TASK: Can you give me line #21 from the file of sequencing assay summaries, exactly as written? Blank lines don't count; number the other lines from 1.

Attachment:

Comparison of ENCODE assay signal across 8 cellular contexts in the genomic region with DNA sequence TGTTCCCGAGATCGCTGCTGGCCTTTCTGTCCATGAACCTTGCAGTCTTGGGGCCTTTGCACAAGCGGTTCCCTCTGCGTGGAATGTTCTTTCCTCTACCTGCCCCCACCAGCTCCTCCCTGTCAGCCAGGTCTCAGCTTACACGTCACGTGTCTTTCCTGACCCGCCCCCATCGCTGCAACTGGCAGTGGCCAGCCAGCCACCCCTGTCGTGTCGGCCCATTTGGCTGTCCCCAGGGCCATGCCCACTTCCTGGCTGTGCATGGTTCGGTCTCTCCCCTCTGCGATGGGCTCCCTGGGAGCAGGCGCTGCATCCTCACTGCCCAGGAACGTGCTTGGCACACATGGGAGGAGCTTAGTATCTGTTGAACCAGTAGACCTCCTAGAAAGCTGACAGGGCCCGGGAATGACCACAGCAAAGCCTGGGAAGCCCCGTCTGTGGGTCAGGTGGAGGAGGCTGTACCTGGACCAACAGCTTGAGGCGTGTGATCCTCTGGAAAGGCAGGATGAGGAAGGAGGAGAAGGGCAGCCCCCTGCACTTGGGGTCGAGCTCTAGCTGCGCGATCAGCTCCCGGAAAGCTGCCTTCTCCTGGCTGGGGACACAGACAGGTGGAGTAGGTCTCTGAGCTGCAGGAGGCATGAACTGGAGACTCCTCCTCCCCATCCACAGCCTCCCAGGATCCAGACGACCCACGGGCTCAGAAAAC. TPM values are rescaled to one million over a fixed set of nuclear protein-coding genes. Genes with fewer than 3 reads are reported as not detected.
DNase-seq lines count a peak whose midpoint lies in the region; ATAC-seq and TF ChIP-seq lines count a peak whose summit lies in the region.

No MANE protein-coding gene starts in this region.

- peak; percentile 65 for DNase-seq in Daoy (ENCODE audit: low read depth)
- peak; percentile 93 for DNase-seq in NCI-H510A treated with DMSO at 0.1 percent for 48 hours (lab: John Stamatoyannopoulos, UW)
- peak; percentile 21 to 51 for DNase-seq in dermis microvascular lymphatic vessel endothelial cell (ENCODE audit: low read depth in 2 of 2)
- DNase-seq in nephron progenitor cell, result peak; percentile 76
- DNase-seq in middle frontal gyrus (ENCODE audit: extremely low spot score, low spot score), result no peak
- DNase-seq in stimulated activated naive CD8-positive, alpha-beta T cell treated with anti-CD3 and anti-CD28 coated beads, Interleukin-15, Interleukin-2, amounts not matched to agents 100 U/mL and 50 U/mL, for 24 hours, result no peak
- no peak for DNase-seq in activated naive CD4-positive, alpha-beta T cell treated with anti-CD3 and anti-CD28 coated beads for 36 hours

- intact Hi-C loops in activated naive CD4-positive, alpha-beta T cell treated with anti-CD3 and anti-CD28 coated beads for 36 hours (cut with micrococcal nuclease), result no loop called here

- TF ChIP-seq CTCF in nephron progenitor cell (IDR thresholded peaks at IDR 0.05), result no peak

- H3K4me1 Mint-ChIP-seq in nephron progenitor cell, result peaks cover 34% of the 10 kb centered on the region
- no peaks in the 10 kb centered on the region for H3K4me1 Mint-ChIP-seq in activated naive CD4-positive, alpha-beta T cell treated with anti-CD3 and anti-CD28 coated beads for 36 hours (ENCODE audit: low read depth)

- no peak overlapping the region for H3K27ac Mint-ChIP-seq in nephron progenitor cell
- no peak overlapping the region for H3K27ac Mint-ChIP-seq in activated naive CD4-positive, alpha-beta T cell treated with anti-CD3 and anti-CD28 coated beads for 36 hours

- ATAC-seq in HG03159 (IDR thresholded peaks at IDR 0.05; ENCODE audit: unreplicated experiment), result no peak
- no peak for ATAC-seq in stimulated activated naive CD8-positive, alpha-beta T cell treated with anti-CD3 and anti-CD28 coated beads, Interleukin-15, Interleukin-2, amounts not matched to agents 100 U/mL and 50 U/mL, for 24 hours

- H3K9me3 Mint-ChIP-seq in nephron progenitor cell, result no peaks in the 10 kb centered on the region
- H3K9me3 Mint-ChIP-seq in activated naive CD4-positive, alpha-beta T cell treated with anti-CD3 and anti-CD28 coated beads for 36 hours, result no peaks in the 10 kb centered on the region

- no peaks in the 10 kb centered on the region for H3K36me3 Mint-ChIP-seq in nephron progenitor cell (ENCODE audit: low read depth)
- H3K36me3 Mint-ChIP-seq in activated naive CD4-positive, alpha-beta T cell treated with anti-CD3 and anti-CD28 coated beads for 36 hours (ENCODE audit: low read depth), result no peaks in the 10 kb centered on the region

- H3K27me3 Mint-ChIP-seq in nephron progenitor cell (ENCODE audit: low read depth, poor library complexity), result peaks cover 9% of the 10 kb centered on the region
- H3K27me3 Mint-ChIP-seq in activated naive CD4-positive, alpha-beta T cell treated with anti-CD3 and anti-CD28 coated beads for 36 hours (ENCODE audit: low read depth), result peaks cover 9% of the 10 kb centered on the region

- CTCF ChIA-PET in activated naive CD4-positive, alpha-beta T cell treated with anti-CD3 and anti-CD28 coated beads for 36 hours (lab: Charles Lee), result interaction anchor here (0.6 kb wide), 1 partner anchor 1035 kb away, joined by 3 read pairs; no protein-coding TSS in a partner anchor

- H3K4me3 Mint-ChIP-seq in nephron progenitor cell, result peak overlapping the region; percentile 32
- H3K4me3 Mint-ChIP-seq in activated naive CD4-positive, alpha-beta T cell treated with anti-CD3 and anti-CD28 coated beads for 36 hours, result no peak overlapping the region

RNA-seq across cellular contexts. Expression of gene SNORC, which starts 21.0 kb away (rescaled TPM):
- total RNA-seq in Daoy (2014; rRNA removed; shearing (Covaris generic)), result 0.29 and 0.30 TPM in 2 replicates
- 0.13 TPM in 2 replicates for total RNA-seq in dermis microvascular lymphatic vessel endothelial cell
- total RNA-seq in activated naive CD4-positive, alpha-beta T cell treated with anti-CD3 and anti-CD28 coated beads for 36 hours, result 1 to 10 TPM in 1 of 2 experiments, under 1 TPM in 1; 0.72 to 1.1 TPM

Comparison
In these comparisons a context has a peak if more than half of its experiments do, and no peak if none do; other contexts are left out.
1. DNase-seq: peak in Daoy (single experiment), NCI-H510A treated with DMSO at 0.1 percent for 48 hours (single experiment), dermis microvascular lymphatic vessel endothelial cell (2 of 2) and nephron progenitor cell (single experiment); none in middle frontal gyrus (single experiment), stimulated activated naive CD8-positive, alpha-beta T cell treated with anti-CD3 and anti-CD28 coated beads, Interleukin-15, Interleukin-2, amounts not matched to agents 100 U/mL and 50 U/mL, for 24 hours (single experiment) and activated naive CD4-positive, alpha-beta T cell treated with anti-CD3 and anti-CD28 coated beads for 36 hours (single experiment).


- no peaks in the 10 kb centered on the region for H3K36me3 Mint-ChIP-seq in nephron progenitor cell (ENCODE audit: low read depth)